‘EVERYONE is struggling’ a Cork school principal has said in light of a study that states four in ten teachers in Ireland have reported that they are seeing children coming to school hungry every day.
New research by Kellogg Ireland has reported that 78% of teachers have experienced this at least once a week, with an issue becoming more common in recent years.
Students in schools across Cork have experienced the impact of the cost of living crisis, according to one Cork principal.
“Through no fault of their own, families are suffering. Some people lost their jobs over covid and are still out of the work since, energy prices have gone up and there is definitely food poverty at the moment. Parents are struggling, and it goes beyond food. You notice it with books and school stuff. Everyone is struggling, especially with the cost of energy being so high,” says principal of Colaiste Eamann Ris, Aaron Wolfe.
Over 200 teachers at primary and secondary level around the country were surveyed about their experiences of hungry children in their classroom, with more than half of them stating the number of hungry children in their class has increased over the past year.
Over 1,000 families around the country were also surveyed as part of the research.
The survey also showed more people are seeking support from services, such as breakfast clubs or food banks, to help them manage the increasing cost of feeding their families.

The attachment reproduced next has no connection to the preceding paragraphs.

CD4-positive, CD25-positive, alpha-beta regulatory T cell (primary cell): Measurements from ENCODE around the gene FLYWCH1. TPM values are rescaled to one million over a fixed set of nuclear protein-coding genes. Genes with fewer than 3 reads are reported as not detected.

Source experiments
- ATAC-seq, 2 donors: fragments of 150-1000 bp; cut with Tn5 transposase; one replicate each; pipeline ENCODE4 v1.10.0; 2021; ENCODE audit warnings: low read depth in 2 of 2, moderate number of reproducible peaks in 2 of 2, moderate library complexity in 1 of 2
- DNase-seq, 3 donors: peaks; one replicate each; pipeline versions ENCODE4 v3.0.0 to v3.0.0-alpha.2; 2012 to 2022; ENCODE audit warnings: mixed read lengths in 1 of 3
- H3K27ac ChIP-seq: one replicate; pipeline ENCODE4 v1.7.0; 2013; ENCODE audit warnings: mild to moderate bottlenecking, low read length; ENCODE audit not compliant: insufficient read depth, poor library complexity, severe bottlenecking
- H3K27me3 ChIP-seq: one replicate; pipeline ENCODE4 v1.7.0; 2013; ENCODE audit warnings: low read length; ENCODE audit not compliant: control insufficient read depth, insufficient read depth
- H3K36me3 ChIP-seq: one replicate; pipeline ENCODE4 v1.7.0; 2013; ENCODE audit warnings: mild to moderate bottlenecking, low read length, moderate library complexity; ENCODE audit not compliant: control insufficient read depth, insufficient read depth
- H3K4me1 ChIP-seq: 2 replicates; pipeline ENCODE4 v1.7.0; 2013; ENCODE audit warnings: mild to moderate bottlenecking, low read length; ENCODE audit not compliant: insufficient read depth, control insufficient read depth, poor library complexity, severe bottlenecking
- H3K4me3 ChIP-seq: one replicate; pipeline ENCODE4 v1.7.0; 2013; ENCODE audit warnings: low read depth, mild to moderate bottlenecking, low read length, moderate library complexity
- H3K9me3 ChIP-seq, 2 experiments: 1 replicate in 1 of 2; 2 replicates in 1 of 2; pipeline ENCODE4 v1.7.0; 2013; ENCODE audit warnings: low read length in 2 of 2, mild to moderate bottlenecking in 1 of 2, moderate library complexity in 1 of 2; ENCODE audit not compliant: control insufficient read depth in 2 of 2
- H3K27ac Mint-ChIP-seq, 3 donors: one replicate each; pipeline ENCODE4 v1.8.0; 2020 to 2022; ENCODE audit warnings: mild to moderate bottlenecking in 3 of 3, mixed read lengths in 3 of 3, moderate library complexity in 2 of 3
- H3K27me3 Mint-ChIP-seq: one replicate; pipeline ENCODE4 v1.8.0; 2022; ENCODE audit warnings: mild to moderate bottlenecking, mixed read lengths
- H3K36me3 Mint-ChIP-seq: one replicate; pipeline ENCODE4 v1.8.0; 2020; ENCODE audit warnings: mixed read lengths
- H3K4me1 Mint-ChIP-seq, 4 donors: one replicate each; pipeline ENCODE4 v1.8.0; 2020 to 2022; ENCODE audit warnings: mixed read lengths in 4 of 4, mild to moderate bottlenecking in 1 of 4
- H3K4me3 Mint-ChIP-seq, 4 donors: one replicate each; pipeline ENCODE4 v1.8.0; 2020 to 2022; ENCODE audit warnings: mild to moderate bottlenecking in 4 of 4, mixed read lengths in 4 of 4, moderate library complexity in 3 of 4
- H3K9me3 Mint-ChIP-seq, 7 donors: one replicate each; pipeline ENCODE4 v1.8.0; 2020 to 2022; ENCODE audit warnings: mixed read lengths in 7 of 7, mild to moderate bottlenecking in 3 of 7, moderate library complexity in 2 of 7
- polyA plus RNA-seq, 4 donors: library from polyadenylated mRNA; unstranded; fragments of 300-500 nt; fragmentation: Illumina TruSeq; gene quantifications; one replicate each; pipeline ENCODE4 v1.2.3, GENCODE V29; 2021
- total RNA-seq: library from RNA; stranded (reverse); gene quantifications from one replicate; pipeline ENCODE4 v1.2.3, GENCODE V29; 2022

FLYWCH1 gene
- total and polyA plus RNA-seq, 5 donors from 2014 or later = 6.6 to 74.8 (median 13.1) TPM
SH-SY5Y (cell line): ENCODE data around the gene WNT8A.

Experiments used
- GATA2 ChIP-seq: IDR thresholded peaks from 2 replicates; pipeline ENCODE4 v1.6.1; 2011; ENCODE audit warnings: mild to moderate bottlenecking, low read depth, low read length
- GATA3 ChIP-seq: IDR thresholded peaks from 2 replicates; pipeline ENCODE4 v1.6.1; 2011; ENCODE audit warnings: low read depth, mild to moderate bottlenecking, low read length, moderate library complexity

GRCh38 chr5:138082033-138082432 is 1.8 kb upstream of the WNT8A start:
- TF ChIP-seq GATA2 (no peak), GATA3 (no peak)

“Every child in our school get their breakfast at 11am, which we even felt was not enough, so we introduced the morning club before school and there is a huge turnout to it, it is packed,” said Mr Wolfe.
“We have got such a positive response from the parents, but more importantly is the response from the students. They vote with their feet by the breakfast club being so busy and that his impacted the kids in such a positive way.”
Principal Wolfe highlighted the importance of local initiatives that allow their students to stay fuelled for less.
“Food Cloud is a brilliant initiative. Grocery shops that are throwing out food with short expiration dates, we collect from two Tescos in the city. We get loaves and loaves of bread that are just about to go but that’s used perfectly as toast for our kids in the morning,” he explained.
“The food clubs are obviously expensive to run but I would highly recommend other schools to apply for Food Cloud.”